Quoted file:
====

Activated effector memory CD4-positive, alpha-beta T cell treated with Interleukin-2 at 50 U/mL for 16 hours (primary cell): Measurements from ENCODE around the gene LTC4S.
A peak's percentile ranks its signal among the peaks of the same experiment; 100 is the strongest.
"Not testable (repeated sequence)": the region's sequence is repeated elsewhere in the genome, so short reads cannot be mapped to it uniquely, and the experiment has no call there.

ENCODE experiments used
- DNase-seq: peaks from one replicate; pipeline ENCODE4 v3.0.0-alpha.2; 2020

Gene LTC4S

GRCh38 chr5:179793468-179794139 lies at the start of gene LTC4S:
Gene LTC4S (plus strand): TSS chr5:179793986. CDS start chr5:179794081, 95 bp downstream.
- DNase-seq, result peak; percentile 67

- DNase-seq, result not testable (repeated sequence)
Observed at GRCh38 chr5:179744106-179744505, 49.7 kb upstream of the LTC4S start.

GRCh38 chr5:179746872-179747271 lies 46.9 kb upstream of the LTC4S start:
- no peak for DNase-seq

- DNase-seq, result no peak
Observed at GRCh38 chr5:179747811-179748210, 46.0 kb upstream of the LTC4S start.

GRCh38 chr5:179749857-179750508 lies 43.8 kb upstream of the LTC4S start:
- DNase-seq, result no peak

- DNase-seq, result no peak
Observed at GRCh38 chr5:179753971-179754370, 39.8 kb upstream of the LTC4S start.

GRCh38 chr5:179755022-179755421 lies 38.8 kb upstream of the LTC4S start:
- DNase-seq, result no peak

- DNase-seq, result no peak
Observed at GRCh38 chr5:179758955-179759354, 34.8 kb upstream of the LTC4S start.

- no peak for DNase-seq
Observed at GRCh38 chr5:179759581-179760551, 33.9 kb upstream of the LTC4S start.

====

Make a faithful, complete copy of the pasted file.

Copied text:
Activated effector memory CD4-positive, alpha-beta T cell treated with Interleukin-2 at 50 U/mL for 16 hours (primary cell): Measurements from ENCODE around the gene LTC4S.
A peak's percentile ranks its signal among the peaks of the same experiment; 100 is the strongest.
"Not testable (repeated sequence)": the region's sequence is repeated elsewhere in the genome, so short reads cannot be mapped to it uniquely, and the experiment has no call there.

ENCODE experiments used
- DNase-seq: peaks from one replicate; pipeline ENCODE4 v3.0.0-alpha.2; 2020

Gene LTC4S

GRCh38 chr5:179793468-179794139 lies at the start of gene LTC4S:
Gene LTC4S (plus strand): TSS chr5:179793986. CDS start chr5:179794081, 95 bp downstream.
- DNase-seq, result peak; percentile 67

- DNase-seq, result not testable (repeated sequence)
Observed at GRCh38 chr5:179744106-179744505, 49.7 kb upstream of the LTC4S start.

GRCh38 chr5:179746872-179747271 lies 46.9 kb upstream of the LTC4S start:
- no peak for DNase-seq

- DNase-seq, result no peak
Observed at GRCh38 chr5:179747811-179748210, 46.0 kb upstream of the LTC4S start.

GRCh38 chr5:179749857-179750508 lies 43.8 kb upstream of the LTC4S start:
- DNase-seq, result no peak

- DNase-seq, result no peak
Observed at GRCh38 chr5:179753971-179754370, 39.8 kb upstream of the LTC4S start.

GRCh38 chr5:179755022-179755421 lies 38.8 kb upstream of the LTC4S start:
- DNase-seq, result no peak

- DNase-seq, result no peak
Observed at GRCh38 chr5:179758955-179759354, 34.8 kb upstream of the LTC4S start.

- no peak for DNase-seq
Observed at GRCh38 chr5:179759581-179760551, 33.9 kb upstream of the LTC4S start.